"Mass Effect has N7 Day. Dragon Age needs something too! What if we did something ourselves, maybe on December 4 as 'D4,' and tried to do something good while we're at it?"
Those were the words of my good friend Teresa "I'maSithDuh," otherwise known as "T," chatting with friends October 2018, and the next thing I knew, she'd put in motion her idea for Dragon Age Day as an actual thing, with me and some other passionate and talented close friends from the fandom pitching in right from the get-go.
It wasn't organized, exactly. T immediately had her idea and saw the need for a group. She asked us if we'd help, and we all felt the same way—that she was right, and instantly that we should do something. So we set forth with T, a tiny crew including Savvy B., Alistair SM James, Ghil Dirthalen, and Andrastini, and we were instantly a group, and galvanized! And we were so excited to do something new in the world, something that would celebrate the world of Thedas we loved and that would also genuinely help make a currently darker world a better place.
We got to work. Picked a charity (our first one, that year, was Child's Play). And somehow we made it happen. Somehow, we'd started something good!
Daring to be Great
Helping T form this group challenged me. I knew what to do from my work in PR, marketing, editing, etc., and now I could do it for FUN. I'm really shy, so I had never really enjoyed reaching out to people for PR (which is ironic but true after 20+ years), but now I could do so for charity, for something I loved! And somehow that made it easier.
So I was in. And I'm grateful to T, not just for the chance to help build Dragon Age Day from the ground up, but because she dared to think big. She taught me something with that. It was my first lesson in what happens in life if you just think of something and say 'what if?'—even if you don't feel important enough to make it happen, if you try hard, sometimes it happens anyway.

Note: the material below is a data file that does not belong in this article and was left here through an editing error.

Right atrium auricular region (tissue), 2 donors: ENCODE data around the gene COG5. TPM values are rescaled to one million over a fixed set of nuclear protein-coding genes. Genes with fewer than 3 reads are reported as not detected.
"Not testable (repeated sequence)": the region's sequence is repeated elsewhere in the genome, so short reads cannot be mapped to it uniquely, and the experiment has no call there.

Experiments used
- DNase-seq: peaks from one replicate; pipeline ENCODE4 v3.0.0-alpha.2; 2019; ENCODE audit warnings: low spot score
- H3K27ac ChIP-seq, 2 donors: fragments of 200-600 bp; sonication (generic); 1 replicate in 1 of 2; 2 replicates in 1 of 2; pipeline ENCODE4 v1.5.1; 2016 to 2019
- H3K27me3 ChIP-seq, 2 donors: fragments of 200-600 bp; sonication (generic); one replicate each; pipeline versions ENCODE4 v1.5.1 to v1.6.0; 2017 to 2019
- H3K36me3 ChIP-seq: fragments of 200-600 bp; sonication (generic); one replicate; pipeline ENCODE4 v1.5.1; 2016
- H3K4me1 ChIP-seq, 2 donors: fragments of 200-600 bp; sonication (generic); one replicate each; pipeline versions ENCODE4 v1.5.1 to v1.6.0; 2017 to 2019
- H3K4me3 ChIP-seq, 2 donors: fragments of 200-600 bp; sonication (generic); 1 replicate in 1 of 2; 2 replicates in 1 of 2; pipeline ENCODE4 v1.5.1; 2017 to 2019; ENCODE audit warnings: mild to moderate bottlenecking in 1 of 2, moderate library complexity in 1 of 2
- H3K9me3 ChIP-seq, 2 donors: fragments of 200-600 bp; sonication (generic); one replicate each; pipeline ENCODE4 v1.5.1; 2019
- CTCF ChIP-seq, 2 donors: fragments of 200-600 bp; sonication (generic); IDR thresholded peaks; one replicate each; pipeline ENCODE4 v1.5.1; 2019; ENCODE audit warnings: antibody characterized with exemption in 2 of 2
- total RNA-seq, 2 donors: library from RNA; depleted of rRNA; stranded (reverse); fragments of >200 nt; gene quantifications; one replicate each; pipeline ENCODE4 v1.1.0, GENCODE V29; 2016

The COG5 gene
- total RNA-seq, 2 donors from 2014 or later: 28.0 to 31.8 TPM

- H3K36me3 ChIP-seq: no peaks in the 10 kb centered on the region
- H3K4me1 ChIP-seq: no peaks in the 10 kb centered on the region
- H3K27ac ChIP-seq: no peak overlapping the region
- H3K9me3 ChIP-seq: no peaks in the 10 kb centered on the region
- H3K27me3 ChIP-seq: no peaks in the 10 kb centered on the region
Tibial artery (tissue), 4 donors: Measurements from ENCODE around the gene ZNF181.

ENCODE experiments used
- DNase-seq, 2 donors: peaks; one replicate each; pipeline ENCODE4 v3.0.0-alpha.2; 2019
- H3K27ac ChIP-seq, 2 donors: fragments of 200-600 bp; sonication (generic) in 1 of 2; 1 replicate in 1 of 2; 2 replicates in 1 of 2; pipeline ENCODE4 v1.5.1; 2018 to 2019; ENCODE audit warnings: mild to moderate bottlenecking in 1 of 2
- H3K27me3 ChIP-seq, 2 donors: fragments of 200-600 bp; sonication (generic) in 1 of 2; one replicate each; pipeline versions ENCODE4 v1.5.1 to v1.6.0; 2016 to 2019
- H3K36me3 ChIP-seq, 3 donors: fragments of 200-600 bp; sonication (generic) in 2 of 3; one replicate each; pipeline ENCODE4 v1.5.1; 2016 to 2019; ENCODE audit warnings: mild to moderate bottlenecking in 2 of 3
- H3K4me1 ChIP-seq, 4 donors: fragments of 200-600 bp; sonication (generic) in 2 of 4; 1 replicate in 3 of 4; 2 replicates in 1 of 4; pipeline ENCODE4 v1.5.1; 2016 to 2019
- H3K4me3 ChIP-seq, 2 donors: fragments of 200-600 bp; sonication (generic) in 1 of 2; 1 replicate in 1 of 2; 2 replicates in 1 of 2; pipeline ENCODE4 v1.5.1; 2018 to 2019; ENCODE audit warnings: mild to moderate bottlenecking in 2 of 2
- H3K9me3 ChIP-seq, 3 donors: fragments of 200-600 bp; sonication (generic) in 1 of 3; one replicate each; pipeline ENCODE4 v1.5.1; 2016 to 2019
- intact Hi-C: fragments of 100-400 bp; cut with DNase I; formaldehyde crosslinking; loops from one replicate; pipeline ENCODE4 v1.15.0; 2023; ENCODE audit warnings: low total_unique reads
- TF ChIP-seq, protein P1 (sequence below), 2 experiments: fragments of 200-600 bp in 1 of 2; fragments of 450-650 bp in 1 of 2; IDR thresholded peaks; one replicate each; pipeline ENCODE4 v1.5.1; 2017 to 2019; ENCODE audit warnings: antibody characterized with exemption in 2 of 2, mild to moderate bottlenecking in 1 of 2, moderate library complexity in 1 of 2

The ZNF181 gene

We just had this idea and started doing what we could. And I thought it would be fun to reach out to celebrities because, coming from PR, I knew how this could really boost our visibility. So I started researching reps and managers, getting information on who to reach out to as respectfully as possible, then making contact, convinced inwardly that nobody would probably ever respond, but it was worth a try.
But of course, people did respond. And miracles started happening almost right away. Incredibly, people listened, responded, and donated. T's idea had become a real thing.
And now here we are, and it's four years later, and our event has raised over $50,000 to benefit charities we care about (with 100% of all proceeds going to those charities directly). Andrastini and Ghil bowed out after the first year, and who could blame them—it was exhausting, and because we hadn't thought to incorporate postage (hey, we were new at this), our team absorbed all of the costs of our launch and it took years for some of us just to pay off postage and other assorted fees. We founders still cover all expenses—website, hosting, printing or shipping stuff to celebs where needed, but we do so because it's worth it. And we like that nobody will ever wonder "will my money actually go to the charity?" Our answer can be clear and short: "Yes. 100%."
But we got smarter and kept going. T, Savvy, Alistair and I kept on going, and soon our thing just kept on being a thing. We got the attention and unofficial support of EA and BioWare, who donated both funds to our charities and swag to our efforts, helped to boost our signal, and who have also provided their time and input to help us make the fans feel appreciated and loved on this special day of the year for years now.
As a group of Dragon Age fans, this attention was all we could have asked for, and continues to be a dream come true.
I've learned a lot over the past four years. Like what I can do if I have to.
I'm really shy. But I've learned that I can overcome my shyness enough to talk to people, to even email celebrities and people I admire if the cause is great enough, like charity, and somehow they sometimes respond, and miracles happen.
And there's more. I don't like looking at myself, honestly (although I'm working on that). But I've learned to overcome that because somebody had to get on camera and ask the questions, and it turned out to be me. So now, for better or worse, there I am, annoying the universe in person, a human Muppet occasionally flailing at moments, but putting myself out there.